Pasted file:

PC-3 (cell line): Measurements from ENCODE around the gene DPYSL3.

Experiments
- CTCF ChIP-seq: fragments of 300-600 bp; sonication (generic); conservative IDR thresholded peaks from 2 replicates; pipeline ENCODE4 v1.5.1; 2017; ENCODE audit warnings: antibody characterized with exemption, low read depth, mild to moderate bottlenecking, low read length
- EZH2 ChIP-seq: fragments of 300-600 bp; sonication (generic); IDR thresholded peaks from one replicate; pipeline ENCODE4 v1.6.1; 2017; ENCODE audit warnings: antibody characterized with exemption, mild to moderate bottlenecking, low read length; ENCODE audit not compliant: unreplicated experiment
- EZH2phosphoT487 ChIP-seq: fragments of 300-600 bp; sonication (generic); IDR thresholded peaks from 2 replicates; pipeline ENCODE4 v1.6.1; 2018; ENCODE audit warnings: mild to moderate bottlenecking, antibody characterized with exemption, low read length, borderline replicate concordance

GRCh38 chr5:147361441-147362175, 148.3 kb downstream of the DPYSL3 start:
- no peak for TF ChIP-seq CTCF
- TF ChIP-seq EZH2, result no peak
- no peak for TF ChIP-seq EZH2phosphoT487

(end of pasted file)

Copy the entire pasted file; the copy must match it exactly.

PC-3 (cell line): Measurements from ENCODE around the gene DPYSL3.

Experiments
- CTCF ChIP-seq: fragments of 300-600 bp; sonication (generic); conservative IDR thresholded peaks from 2 replicates; pipeline ENCODE4 v1.5.1; 2017; ENCODE audit warnings: antibody characterized with exemption, low read depth, mild to moderate bottlenecking, low read length
- EZH2 ChIP-seq: fragments of 300-600 bp; sonication (generic); IDR thresholded peaks from one replicate; pipeline ENCODE4 v1.6.1; 2017; ENCODE audit warnings: antibody characterized with exemption, mild to moderate bottlenecking, low read length; ENCODE audit not compliant: unreplicated experiment
- EZH2phosphoT487 ChIP-seq: fragments of 300-600 bp; sonication (generic); IDR thresholded peaks from 2 replicates; pipeline ENCODE4 v1.6.1; 2018; ENCODE audit warnings: mild to moderate bottlenecking, antibody characterized with exemption, low read length, borderline replicate concordance

GRCh38 chr5:147361441-147362175, 148.3 kb downstream of the DPYSL3 start:
- no peak for TF ChIP-seq CTCF
- TF ChIP-seq EZH2, result no peak
- no peak for TF ChIP-seq EZH2phosphoT487